A slew of digital-only banks have exploded onto the market and according to a survey by Finder, approximately 12 million people in the UK have a digital-only bank account. A number set to almost double by 2025. 

Despite their popularity with consumers, especially the under 40s, many of these digital banking startups are facing challenges in this “corona environment”. We are getting daily rumours and articles of furloughs, redundancies and cost-cutting at some of the biggest names; Monzo, Revolut and Starling and while these stories circulate they have raised questions about whether money kept in them is safe.

 

Why are fintechs different to “legacy” banks?

 

On the one hand digital banks are way ahead of traditional banks and in a strong position to challenge their dominance, especially now.

Social distancing and isolation means that digital providers, which were built digital-first, and with no need for branches or a physical presence, are well-placed to allow customers to conveniently and safely bank from home, while traditional banks often maintain clunky legacy technology systems delivering a less-than-slick user experience.

But this crisis has also put a magnifying glass over the financial health of these loss-making fintech firms and the average consumer deposit balances have dropped by 25%, from £350 to £260 per user. 

In fact, only 12% of users have fully switched to digital and have their salary paid in and direct debits paid out. So it seems when it comes to our “main money” our bank is still made of bricks and mortar, not bits and bytes.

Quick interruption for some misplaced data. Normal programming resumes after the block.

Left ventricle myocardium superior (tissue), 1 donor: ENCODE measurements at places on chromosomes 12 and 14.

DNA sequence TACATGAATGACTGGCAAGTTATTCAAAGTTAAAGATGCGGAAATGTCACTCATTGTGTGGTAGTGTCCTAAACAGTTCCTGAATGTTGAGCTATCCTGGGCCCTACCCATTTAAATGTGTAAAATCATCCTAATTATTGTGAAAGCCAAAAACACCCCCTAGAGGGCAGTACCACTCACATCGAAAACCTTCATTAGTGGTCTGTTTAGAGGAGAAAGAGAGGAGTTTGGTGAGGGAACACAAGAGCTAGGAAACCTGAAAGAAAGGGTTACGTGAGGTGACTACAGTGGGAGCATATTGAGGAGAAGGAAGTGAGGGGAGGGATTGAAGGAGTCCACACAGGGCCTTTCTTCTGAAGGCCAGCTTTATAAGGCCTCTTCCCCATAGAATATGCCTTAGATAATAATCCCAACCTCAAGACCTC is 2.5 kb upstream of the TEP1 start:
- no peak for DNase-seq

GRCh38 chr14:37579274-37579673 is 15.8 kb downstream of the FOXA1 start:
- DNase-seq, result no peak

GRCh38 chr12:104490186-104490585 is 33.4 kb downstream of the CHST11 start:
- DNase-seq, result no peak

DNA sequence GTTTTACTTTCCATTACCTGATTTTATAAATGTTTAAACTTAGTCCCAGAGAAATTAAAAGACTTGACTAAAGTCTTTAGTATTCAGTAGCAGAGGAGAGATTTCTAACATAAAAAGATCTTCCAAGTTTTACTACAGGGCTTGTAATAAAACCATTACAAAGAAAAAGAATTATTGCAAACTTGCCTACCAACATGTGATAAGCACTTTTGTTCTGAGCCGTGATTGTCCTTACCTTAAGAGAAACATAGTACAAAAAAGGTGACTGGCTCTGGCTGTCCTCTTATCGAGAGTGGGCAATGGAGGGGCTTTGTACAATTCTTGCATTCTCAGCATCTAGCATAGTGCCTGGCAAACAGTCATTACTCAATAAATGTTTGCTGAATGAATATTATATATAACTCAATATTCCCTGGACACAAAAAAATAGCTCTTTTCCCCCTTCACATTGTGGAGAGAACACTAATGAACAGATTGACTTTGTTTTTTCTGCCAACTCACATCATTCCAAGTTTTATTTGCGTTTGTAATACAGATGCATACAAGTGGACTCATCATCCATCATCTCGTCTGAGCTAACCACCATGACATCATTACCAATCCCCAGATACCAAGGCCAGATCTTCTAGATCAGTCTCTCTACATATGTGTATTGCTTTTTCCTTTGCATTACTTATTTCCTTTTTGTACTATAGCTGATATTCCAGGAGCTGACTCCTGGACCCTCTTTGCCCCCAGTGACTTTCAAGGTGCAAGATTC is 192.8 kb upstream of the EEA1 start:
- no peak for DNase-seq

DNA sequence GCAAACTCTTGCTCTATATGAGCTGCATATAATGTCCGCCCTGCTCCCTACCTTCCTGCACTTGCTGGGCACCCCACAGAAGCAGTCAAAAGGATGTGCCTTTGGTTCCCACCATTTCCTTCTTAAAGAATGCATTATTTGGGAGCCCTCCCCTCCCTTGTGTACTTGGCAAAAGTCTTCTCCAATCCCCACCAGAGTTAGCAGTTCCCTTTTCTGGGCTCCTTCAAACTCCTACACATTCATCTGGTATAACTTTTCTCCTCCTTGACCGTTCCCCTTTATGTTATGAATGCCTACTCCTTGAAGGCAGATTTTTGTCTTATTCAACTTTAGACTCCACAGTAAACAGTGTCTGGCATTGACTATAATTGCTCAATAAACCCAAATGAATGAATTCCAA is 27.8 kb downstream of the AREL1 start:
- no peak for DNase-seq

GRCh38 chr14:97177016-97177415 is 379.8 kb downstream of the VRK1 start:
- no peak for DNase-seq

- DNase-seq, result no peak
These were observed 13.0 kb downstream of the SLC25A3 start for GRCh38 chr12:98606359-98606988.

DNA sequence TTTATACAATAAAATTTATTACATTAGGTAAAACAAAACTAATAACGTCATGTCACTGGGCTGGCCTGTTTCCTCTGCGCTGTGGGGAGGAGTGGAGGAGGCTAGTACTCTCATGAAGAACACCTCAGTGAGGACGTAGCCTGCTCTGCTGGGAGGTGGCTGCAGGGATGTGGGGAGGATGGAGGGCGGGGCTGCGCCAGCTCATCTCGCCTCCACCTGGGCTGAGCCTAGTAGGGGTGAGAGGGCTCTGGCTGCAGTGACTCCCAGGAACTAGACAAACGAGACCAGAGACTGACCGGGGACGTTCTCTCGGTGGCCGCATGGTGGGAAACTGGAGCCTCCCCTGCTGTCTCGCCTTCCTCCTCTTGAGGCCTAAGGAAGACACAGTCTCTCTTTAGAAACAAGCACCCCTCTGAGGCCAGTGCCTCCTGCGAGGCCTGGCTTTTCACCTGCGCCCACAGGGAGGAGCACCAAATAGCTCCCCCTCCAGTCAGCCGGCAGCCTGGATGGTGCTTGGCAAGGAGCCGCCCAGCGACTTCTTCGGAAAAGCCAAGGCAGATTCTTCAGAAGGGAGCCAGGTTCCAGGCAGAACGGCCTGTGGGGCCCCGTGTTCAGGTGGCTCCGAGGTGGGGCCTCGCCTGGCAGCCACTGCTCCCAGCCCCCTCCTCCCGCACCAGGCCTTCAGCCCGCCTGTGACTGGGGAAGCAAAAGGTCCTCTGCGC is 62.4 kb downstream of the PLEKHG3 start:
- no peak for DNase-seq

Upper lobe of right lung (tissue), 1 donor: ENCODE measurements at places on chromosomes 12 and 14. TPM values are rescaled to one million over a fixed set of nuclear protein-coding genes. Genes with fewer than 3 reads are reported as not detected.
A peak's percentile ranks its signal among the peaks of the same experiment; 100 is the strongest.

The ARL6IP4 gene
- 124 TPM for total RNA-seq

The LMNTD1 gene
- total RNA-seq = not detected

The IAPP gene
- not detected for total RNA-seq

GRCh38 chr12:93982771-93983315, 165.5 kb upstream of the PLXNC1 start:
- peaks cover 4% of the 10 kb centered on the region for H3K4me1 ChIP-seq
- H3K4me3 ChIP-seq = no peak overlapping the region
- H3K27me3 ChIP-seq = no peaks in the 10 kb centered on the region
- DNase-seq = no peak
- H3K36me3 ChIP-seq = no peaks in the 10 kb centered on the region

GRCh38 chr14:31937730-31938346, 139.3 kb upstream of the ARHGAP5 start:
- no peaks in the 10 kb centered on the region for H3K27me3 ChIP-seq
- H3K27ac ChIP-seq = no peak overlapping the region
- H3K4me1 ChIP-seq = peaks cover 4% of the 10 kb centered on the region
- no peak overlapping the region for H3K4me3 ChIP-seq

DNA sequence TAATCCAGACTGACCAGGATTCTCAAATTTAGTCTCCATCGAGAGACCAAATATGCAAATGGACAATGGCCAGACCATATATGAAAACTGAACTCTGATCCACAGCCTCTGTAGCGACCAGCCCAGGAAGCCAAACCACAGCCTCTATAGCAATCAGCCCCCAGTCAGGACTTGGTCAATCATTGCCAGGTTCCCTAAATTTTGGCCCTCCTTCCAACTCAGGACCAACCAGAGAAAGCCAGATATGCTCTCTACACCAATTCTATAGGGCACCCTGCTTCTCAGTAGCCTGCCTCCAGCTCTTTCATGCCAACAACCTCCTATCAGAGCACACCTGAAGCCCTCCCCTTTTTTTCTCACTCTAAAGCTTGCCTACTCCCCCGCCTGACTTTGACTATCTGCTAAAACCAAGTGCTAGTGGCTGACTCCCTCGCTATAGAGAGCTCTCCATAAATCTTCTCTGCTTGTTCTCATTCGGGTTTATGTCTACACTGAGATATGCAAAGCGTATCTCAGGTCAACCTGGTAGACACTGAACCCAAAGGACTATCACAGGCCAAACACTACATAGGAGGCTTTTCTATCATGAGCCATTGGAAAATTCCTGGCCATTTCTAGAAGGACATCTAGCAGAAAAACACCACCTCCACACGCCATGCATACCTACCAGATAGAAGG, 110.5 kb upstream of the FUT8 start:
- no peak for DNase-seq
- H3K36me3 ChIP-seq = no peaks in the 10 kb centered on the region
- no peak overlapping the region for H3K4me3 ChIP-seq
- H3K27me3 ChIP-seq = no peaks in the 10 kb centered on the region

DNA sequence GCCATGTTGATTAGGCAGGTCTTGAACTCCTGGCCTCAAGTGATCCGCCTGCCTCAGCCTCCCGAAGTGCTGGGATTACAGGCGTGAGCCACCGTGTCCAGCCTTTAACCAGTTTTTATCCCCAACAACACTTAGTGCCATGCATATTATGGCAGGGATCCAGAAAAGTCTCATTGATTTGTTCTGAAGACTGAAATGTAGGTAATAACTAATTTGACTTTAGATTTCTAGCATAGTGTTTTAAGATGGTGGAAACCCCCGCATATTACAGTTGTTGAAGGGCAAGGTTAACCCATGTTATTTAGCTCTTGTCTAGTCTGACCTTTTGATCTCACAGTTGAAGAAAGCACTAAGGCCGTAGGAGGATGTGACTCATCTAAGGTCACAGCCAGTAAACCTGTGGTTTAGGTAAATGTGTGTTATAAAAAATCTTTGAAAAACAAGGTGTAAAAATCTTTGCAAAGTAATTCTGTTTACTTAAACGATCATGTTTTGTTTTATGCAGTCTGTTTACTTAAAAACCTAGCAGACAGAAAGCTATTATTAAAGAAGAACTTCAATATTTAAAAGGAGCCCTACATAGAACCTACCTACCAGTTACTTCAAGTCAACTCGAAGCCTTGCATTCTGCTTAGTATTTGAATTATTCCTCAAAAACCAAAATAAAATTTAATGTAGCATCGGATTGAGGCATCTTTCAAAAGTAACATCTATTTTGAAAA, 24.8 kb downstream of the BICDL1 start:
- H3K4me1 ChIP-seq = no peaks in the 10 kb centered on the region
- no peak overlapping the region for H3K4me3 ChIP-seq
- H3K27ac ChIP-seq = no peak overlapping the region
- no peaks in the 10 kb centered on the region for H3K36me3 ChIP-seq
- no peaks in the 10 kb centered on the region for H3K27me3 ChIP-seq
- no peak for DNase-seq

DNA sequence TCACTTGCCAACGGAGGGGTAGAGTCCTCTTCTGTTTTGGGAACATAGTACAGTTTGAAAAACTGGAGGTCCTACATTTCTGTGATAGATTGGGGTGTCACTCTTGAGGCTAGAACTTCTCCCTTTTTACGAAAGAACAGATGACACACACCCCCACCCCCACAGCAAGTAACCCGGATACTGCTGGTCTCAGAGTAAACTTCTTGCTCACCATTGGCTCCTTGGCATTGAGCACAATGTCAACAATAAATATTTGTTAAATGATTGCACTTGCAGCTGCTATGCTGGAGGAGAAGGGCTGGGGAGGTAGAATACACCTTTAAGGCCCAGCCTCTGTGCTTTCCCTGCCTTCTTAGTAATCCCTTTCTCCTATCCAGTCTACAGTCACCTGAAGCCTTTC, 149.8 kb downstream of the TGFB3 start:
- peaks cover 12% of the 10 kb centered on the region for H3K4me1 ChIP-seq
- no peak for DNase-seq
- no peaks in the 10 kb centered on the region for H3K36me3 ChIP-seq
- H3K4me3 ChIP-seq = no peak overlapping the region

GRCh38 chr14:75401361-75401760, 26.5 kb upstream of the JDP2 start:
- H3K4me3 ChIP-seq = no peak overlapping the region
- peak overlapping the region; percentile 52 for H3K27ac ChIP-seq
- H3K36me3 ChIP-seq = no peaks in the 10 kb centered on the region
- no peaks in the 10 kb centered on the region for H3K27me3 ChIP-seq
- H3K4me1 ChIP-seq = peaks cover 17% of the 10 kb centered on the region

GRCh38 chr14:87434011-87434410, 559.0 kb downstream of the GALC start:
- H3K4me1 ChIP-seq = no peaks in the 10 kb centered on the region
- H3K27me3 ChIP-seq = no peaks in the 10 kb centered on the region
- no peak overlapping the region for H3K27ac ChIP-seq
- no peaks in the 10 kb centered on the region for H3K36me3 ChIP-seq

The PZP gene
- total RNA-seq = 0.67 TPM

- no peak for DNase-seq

Are incumbents safer in a crisis?

 

The short answer is no, not necessarily. 

Legacy banks have much deeper pockets, but all fully licensed banks, whether digital or legacy, have a regulatory obligation to hold significant cash reserves in case of a problem. Also, people who hold money with a UK-authorised bank, building society or credit union are protected under the Financial Services Compensation Scheme (FSCS). 

You can check if your bank is covered here

(Since not all of the big fintechs names are fully FSCS protected digital banks, we highly recommend you check) 

 

So what is the FSCS? 

 

The FSCS exists to protect customers of failed financial services firms and is a body independent of the government and financial services industry.

It is funded by levies on Prudential Regulation Authority (PRA) and the Financial Conduct Authority (FCA) authorised firms and it was created to maintain trust in the system – trust is crucial to a well functioning and effective financial system. 

The second priority of the FSCS is to ensure that claims are handled fairly and in a timely manner. Compensation claims are made directly through the FSCS and If you hold money with an FSCS protected service you will automatically be compensated;.

  • up to £85,000 per person 
  • up to £170,000 for joint accounts.

 

Conclusion

 

Digital banks may be riskier when all factors are taken into account but money held by them is as safe as money held with a legacy bank (if they have a licence).

While you should always keep an eye on the health of your bank there is little to worry about as long as the FSCS remains in charge!

If you would like to learn more about this subject, check out our Digital Banks learning content (available to Blackbullion users only).